Oral presentation of research proposal, class partipation and full attendance
    Students are required to attend all classes, to come well prepared, to participate actively and also to expound their research proposal . There will be ongoing or rolling presentations of the proposal to class members (it will evolve over the course of the semester), and all students are expected to provide constructive comments to other students. There is  then a final presentation of the proposal to the class. (This is a very interesting exercise. Your ideas will grow and develop over time.)

    Written research proposal
    This is the final written version of the proposal which will be informed by the former presentations to class. The assessment of the written research proposal will take into account the development of the proposal.
    Submission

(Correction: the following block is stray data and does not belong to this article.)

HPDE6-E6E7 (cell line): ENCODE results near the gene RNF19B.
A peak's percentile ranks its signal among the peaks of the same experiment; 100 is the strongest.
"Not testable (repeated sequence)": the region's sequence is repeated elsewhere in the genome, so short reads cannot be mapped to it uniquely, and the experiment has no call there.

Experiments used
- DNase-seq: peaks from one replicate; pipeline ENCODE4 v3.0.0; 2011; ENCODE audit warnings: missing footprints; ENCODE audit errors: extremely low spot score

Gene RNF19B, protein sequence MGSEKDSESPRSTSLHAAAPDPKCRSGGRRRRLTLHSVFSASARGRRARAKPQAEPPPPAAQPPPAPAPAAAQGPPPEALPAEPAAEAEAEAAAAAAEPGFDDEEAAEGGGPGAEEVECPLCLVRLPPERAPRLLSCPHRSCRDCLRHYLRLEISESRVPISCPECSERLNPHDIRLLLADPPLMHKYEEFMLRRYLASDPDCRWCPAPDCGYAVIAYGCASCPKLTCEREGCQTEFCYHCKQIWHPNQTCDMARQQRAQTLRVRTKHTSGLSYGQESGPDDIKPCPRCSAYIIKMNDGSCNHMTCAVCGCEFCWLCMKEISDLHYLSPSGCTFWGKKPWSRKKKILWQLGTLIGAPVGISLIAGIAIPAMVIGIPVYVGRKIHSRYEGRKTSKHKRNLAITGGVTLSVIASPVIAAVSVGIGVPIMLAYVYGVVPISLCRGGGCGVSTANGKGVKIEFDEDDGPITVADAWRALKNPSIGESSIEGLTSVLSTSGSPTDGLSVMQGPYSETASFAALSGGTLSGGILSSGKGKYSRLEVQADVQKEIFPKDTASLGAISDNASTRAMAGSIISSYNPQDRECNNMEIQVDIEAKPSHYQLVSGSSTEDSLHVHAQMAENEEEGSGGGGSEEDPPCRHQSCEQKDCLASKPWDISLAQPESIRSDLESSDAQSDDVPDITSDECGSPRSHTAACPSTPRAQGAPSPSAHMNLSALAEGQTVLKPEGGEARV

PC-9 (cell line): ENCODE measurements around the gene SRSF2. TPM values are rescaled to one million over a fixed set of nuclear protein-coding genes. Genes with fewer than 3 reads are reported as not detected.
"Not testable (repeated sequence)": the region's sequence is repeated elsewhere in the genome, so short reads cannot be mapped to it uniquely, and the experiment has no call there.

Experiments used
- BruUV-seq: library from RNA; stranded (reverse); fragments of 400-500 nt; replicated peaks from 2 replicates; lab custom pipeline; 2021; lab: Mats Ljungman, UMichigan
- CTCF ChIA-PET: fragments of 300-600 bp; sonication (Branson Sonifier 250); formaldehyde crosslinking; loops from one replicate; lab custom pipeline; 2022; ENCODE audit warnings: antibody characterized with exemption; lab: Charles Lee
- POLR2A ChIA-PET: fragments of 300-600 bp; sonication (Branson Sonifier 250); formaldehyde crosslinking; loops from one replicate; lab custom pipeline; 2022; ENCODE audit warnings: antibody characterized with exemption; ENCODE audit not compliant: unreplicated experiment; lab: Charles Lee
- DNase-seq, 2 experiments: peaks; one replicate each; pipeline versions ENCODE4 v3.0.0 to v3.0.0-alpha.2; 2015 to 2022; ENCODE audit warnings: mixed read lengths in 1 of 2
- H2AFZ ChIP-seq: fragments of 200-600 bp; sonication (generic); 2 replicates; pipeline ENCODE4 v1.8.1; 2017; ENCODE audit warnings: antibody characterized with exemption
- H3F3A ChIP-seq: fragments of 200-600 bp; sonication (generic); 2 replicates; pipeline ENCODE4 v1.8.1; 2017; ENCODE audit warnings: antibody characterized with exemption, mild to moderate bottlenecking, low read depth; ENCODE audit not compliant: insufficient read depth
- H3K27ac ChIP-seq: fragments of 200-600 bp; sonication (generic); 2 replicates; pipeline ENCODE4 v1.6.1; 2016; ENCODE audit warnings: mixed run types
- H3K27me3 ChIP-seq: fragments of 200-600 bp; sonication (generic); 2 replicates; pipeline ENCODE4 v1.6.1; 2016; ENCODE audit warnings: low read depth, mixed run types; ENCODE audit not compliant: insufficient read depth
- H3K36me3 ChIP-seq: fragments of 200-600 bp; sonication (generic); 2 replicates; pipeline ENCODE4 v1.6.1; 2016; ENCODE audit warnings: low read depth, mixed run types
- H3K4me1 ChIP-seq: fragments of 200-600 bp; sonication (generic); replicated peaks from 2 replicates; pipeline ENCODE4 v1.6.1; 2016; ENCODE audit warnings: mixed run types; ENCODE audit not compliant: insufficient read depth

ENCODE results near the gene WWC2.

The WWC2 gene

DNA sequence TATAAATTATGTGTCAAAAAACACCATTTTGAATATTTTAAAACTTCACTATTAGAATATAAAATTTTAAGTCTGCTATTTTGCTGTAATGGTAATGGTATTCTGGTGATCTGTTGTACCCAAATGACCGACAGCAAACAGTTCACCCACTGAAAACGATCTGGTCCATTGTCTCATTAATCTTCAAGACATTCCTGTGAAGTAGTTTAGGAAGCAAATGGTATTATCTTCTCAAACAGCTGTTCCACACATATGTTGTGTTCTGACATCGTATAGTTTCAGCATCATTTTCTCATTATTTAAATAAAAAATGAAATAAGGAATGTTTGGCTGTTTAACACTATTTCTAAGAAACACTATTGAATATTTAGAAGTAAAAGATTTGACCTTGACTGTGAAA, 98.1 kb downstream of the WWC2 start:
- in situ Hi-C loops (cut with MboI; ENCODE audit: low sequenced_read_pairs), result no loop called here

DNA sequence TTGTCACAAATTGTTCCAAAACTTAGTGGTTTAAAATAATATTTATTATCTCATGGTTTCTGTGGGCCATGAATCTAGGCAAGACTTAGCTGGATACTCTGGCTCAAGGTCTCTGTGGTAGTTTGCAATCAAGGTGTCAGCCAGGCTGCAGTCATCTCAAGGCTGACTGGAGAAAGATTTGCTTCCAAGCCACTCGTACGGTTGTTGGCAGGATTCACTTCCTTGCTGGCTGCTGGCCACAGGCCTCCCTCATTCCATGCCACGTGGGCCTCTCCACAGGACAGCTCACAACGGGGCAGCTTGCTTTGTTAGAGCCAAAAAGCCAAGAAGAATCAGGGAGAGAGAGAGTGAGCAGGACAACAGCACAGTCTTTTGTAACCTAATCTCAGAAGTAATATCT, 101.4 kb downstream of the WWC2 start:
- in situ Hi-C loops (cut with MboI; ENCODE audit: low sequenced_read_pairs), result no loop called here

Standard Adelaide Law School submission requirements apply. Specific information will be provided in the assessment instructions for each item of assessment.
    Course Grading

    Grades for your performance in this course will be awarded in accordance with the following scheme:

    M11 (Honours Mark Scheme)
    GradeGrade reflects following criteria for allocation of gradeReported on Official Transcript
    Fail A mark between 1-49 F
    Third Class A mark between 50-59 3
    Second Class Div B A mark between 60-69 2B
    Second Class Div A A mark between 70-79 2A
    First Class A mark between 80-100 1
    Result Pending An interim result RP
    Continuing Continuing CN

    Further details of the grades/results can be obtained from Examinations.

    Grade Descriptors are available which provide a general guide to the standard of work that is expected at each grade level. More information at Assessment for Coursework Programs.

    Courses for which a result of conceded pass has been obtained may not be presented towards the degree requirements for the Bachelor of Laws or the Honours Degree of Bachelor of Laws programs, or any postgraduate law program, nor to satisfy prerequisite requirements within any law course.

    Final results for this course will be made available through Access Adelaide.

    Finality of Assessment Grades